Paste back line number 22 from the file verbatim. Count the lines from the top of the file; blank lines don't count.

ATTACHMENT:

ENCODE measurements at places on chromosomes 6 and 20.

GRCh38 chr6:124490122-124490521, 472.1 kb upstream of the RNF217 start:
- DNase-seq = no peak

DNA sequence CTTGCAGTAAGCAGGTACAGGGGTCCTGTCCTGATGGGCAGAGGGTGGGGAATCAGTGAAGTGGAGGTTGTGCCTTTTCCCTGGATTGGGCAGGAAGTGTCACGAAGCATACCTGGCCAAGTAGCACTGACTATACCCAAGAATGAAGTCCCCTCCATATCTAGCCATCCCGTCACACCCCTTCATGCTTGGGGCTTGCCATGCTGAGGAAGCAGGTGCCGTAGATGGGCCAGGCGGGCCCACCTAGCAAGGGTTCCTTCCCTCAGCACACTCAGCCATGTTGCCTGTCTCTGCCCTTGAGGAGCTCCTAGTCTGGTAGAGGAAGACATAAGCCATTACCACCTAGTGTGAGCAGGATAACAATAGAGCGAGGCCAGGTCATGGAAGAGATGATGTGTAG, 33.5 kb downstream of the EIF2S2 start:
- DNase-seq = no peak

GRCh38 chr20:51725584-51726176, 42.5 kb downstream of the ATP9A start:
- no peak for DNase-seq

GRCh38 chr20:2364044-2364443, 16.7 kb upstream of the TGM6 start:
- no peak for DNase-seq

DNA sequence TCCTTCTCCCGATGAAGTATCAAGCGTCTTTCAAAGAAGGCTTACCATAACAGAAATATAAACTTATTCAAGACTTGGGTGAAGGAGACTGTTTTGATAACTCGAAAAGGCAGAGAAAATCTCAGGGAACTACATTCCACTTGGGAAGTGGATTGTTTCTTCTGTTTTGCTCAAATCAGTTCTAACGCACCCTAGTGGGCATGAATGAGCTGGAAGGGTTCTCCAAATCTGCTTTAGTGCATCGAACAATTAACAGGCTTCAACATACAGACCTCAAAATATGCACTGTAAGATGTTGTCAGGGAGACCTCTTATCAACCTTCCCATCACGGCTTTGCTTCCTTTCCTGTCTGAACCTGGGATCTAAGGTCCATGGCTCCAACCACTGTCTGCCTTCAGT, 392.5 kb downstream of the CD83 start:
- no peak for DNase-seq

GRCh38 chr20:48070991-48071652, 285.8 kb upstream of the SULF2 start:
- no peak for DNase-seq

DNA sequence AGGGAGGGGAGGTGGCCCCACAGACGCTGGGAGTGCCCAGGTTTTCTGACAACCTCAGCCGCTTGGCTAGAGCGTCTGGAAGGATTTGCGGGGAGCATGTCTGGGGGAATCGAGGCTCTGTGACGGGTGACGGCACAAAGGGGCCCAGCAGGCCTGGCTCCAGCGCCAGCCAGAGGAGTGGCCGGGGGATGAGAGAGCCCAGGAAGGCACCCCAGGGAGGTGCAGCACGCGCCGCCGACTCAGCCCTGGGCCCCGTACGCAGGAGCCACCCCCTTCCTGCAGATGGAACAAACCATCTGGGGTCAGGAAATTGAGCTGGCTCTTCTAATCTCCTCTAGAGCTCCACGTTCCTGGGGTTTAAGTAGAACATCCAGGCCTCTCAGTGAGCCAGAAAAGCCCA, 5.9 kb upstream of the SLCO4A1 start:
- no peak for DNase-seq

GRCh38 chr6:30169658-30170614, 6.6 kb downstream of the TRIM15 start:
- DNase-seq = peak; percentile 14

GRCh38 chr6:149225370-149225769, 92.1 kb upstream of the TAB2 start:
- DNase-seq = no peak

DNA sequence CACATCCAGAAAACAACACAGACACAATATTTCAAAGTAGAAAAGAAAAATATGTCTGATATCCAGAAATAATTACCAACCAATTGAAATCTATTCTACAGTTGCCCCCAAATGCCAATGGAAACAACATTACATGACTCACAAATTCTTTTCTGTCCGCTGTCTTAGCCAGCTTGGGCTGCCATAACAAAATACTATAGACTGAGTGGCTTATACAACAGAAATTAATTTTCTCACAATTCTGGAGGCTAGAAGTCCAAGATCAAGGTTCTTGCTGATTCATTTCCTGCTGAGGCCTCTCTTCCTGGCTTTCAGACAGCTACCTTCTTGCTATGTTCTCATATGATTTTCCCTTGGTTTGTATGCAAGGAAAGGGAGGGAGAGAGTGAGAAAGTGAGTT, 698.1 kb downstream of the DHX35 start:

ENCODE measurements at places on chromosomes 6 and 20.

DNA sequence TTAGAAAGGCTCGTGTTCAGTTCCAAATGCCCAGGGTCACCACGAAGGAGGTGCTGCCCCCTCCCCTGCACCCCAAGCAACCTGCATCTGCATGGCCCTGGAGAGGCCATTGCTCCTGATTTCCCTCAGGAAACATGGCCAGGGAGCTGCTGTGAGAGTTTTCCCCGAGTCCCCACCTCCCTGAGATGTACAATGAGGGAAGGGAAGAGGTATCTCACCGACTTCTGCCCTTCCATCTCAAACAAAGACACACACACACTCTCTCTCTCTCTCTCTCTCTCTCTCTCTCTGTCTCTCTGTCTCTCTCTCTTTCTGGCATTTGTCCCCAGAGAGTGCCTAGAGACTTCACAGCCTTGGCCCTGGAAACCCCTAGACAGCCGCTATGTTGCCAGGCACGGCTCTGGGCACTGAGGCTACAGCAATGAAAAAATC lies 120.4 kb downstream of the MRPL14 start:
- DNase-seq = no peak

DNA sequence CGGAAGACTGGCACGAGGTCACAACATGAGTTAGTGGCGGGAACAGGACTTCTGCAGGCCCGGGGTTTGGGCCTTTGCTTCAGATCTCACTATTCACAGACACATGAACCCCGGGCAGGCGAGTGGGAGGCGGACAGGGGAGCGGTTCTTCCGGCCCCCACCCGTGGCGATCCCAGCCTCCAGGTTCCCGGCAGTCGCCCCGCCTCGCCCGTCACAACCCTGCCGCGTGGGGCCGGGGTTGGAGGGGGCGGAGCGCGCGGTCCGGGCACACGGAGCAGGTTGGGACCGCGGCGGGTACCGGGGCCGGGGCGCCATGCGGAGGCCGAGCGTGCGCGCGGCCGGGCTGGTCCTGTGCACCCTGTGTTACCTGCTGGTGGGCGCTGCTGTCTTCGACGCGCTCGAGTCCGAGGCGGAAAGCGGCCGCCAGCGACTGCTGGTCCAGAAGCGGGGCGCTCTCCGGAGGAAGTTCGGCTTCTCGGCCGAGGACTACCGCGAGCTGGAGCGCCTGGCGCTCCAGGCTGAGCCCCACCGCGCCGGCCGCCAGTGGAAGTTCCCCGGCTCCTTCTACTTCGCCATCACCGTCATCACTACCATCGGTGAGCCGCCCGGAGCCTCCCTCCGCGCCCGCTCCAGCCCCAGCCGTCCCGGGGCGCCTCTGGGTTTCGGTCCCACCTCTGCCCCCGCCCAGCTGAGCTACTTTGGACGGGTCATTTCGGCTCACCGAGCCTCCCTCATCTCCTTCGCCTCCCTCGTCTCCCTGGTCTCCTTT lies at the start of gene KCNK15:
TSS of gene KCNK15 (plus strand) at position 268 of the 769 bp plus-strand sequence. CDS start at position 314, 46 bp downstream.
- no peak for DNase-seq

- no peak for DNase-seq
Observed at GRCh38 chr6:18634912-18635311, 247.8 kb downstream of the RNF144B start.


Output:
DNA sequence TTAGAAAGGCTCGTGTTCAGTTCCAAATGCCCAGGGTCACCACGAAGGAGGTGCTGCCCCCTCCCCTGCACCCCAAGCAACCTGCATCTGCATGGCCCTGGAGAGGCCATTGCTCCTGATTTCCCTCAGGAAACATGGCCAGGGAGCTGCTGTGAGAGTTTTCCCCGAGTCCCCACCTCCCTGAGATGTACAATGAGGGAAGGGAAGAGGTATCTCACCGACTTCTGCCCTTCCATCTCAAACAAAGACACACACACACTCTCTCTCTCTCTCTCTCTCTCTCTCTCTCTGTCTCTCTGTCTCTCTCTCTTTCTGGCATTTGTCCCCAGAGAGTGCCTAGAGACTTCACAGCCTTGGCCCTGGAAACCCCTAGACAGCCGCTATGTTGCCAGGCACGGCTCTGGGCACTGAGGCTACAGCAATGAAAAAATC lies 120.4 kb downstream of the MRPL14 start: